For information about how to protect your estate and assets, contact an elder law or estate planning attorney at Gilfix & La Poll.

Michael Gilfix is an estate planning attorney in Palo Alto California and is one of the pioneers of elder law. To learn more, visit Gilfix & La Poll Associates LLP at

March is Developmental Disabilities Awareness Month

Adults with disabilities and the parents of children with disabilities know all too well the barriers they face in getting a quality education or finding employment opportunities. Though the U.S. has made strides in support for people with developmental disabilities, there is still a long way to go.

President Ronald Reagan first proclaimed March “Developmental Disabilities Awareness Month” back in 1987. The move was a formal step in the deinstitutionalization movement that began in the seventies, and was part of a push to support "encouragement and opportunities" for people with developmental disabilities.

Education support for children with disabilities is fairly recent. Prior to the Education for All Handicapped Children Act (EAHCA), public schools in the U.S. generally accommodated only 1 out of every 5 children with disabilities. States could and did exclude children with certain types of disabilities from public school, including children who were blind or deaf, and children who were deemed "emotionally disturbed" or "mentally retarded." In 1975, when EAHCA was enacted, there were more than 1 million U.S. children with no access to the public school system, living in state institutions. There were also close to 3.5 million children who were in facilities with little or no basic education. More than 6 million U.S. children now receive special education.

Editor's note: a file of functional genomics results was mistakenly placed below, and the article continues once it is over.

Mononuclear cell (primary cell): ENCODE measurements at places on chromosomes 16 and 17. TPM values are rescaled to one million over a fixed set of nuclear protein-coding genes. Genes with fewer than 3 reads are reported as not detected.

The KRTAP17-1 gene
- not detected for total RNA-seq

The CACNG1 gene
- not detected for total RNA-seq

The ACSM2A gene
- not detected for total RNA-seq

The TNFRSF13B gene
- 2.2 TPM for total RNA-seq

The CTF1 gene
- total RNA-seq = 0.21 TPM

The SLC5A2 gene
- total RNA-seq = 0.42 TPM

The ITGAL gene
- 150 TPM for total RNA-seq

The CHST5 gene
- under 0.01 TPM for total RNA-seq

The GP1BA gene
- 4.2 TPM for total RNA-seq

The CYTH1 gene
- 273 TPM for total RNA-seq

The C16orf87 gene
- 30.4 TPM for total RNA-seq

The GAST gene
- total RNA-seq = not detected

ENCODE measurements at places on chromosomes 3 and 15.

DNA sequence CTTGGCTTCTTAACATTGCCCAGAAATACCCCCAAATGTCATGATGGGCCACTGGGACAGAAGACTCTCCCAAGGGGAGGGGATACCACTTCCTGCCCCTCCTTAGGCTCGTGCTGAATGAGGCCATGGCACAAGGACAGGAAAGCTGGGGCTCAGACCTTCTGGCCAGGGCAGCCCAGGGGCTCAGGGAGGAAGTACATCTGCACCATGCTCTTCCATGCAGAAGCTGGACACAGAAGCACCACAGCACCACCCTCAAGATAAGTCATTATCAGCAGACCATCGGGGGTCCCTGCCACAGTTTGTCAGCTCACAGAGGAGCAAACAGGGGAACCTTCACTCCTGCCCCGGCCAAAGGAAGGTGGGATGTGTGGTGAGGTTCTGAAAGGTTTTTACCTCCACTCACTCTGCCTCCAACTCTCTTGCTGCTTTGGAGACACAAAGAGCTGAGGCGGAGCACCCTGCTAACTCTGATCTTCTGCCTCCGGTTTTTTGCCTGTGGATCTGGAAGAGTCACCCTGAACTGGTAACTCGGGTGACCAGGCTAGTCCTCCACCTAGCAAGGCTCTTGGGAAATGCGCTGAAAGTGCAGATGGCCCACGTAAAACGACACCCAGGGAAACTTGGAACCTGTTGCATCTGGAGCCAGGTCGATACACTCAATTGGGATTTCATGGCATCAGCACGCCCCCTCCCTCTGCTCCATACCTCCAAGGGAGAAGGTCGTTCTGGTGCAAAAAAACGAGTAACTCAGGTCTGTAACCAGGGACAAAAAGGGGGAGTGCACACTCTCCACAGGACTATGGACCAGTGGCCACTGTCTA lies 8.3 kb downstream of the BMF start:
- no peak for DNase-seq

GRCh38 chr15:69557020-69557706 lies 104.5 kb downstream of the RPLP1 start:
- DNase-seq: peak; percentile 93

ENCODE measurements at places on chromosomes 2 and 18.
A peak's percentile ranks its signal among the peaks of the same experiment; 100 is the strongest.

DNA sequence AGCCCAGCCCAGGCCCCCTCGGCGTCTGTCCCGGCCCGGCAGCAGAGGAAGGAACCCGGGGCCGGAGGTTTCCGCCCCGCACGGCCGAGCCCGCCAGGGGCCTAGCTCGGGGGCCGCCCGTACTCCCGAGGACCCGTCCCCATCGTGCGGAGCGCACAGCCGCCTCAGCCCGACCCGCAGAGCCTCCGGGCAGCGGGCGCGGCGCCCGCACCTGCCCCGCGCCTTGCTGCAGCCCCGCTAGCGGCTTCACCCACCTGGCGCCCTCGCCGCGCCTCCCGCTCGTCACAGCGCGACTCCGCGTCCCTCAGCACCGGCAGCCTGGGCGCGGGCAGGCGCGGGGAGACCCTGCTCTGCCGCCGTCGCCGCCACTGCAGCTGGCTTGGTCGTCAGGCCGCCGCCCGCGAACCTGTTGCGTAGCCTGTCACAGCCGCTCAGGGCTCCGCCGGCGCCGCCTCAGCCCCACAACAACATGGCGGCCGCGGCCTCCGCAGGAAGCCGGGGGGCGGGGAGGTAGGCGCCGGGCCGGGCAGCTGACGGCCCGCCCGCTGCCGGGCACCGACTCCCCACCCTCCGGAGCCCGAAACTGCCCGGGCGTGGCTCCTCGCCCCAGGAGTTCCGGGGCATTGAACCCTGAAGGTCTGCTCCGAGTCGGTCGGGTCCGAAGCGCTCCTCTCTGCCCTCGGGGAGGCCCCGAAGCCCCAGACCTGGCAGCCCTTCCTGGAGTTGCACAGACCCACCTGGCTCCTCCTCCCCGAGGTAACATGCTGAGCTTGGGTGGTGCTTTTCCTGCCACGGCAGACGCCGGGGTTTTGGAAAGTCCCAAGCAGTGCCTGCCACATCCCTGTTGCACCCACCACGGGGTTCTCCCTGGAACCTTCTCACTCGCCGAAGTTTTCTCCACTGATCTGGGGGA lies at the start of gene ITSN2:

In 2004, the Individuals with Disabilities Education Act (IDEA) was signed, which gave children with special needs the legal right to a "free and appropriate" education. Under both IDEA and EAHCA, special education services are required to meet the unique learning needs of each child with disabilities, for preschool through age 21, to prepare them for employment and independent living.

The IDEA was designed to address the educational needs of children with disabilities from birth to age 18, or 21, for 14 specified categories of disability. Parents and educators must work together to develop Individualized Education Plans (IEPs) to tailor lessons and approaches to work best with each student with special needs. But as children change school systems or graduate from one school to the next, their support network can be left behind. Students with special needs become adults with special needs, and the system is not equipped to support them adequately. Adults with special needs face a high unemployment rate, long waits for residential placement, and a maze of government bureaucracies they must navigate in order to qualify for benefits.

Michael Gilfix is an estate planning attorney in Palo Alto California and is one of the pioneers of elder law. To learn more, visit Gilfix & La Poll Associates LLP at